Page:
Review of "Mail Order Monster" by The Headless Critic
Mail Order Monster – 2018
Production by: Jax Productions, Stay Relevant Productions
Distribution by: Film Mode Entertainment
Since the death of her mother in a tragic car accident undersized Sam Pepper (Madison Horcher) has become a social outcast at school. Her best friend PJ (Emma Rayne Lyle) has become her worst enemy. The other kids call her “Smalls” and it’s become routine for Sam to come home with gum in her hair the other kids put there. It’s just been her and her Dad (Josh Hopkins) at home now. Her Dad seems to be forgetting about Sam’s mom as he moves on with his new girlfriend Sydney (Charisma Carpenter). With her Dad talking marriage and PJ pushing her in lockers, little Sam has had enough. She turns for a solution to her problems in a mail away ad she finds in the back of a comic book. What she gets in return is a friend, mentor, sidekick, MOM and monster.
Sam Pepper is an absolute endearing character your heart will go out to at the hands of child actor Madison Horcher. She’s adorable and heartfelt in her backstory and the role. The first third of M.O.M is a coming of age story of the little girl’s struggles in her every day adolescent life. When the intelligent young girl has had enough she turns to a mail order ad for a robotic monster in the back of her comic book.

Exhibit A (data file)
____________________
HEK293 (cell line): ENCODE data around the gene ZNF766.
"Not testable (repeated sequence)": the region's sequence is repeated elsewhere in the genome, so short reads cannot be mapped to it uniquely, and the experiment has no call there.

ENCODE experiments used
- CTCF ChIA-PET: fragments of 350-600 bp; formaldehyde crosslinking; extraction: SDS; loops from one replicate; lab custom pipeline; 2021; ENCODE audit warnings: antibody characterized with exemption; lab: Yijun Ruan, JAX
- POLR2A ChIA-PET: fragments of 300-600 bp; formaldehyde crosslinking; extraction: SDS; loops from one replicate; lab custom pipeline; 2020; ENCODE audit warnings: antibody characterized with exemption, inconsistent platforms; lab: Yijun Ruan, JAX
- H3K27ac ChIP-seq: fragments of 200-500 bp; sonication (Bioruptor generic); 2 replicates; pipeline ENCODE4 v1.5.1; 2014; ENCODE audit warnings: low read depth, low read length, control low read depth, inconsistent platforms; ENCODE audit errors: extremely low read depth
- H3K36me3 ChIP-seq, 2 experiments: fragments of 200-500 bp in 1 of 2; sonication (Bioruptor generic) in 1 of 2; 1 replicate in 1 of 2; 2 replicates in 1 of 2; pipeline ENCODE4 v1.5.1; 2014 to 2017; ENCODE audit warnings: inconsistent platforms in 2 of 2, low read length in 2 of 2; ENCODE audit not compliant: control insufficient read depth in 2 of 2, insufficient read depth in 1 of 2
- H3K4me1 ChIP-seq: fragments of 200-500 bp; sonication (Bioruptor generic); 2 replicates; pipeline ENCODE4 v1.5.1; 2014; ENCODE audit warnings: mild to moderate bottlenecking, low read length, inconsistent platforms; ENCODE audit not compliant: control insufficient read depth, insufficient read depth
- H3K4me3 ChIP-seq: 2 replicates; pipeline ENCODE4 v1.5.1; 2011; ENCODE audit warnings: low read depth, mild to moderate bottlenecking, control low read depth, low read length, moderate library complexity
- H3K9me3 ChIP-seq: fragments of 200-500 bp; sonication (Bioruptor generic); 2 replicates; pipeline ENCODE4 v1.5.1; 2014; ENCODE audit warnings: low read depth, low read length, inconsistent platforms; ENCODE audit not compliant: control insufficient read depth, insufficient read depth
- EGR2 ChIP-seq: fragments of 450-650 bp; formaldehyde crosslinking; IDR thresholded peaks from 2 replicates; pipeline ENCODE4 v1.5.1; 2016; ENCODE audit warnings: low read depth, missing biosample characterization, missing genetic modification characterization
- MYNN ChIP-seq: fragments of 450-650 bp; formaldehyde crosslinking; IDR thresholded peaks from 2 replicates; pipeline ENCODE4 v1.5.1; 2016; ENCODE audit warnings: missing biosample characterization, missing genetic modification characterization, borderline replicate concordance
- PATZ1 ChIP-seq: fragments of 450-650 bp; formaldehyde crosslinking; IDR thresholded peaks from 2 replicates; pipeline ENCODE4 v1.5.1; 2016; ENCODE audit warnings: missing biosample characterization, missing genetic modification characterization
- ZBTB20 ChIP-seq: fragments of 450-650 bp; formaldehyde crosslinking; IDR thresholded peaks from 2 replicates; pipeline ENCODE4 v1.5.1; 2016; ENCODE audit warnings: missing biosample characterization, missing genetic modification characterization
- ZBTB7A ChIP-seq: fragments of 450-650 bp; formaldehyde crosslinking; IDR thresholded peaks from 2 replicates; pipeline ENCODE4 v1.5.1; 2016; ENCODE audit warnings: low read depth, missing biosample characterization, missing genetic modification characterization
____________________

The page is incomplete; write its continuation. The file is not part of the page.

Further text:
“Get your very own mail order monster. Don’t be the schmuck who’s pushed around, don’t be the wallflower in the crowd. Frighten your enemies, amuse your friends. Send this add with $20 to Merlin’s emporium of monsters and magic.”
Once the ad is placed and the packaged delivered Mail Order Monster becomes more mom than monster. What starts as a coming of age tail turns into a children’s movie. First time feature film director and writer Paulina Lagudi creates a film both parent and child alike can enjoy. The M.O.M. robot itself is a bit childish to an adult but would fit perfectly as a Disney channel show. Afraid to make a bad guy in a modern PC society, this all-inclusive family feature overcomes more internal obstacles than real world. A horror fan such as myself would have preferred a little more monster in their mail but this may be an upstart introduction to monsters for your little ones.
2 out of 5 Headless Critics